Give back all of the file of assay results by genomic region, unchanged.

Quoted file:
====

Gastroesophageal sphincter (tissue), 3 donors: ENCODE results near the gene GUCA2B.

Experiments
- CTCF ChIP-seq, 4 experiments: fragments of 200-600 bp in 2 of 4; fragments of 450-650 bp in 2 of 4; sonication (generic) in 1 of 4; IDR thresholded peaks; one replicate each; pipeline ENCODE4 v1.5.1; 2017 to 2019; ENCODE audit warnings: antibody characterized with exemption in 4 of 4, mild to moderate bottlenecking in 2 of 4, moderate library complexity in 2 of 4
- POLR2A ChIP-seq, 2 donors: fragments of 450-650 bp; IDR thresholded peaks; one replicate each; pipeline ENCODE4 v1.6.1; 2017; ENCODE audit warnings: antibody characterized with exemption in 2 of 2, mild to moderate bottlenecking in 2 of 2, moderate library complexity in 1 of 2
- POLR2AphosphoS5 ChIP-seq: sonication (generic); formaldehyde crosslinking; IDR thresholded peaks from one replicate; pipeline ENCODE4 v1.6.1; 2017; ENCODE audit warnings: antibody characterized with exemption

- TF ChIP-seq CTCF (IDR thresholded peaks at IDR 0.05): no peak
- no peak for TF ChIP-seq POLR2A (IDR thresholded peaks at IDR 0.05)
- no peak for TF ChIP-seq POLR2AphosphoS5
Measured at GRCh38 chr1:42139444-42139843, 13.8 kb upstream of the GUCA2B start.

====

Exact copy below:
Gastroesophageal sphincter (tissue), 3 donors: ENCODE results near the gene GUCA2B.

Experiments
- CTCF ChIP-seq, 4 experiments: fragments of 200-600 bp in 2 of 4; fragments of 450-650 bp in 2 of 4; sonication (generic) in 1 of 4; IDR thresholded peaks; one replicate each; pipeline ENCODE4 v1.5.1; 2017 to 2019; ENCODE audit warnings: antibody characterized with exemption in 4 of 4, mild to moderate bottlenecking in 2 of 4, moderate library complexity in 2 of 4
- POLR2A ChIP-seq, 2 donors: fragments of 450-650 bp; IDR thresholded peaks; one replicate each; pipeline ENCODE4 v1.6.1; 2017; ENCODE audit warnings: antibody characterized with exemption in 2 of 2, mild to moderate bottlenecking in 2 of 2, moderate library complexity in 1 of 2
- POLR2AphosphoS5 ChIP-seq: sonication (generic); formaldehyde crosslinking; IDR thresholded peaks from one replicate; pipeline ENCODE4 v1.6.1; 2017; ENCODE audit warnings: antibody characterized with exemption

- TF ChIP-seq CTCF (IDR thresholded peaks at IDR 0.05): no peak
- no peak for TF ChIP-seq POLR2A (IDR thresholded peaks at IDR 0.05)
- no peak for TF ChIP-seq POLR2AphosphoS5
Measured at GRCh38 chr1:42139444-42139843, 13.8 kb upstream of the GUCA2B start.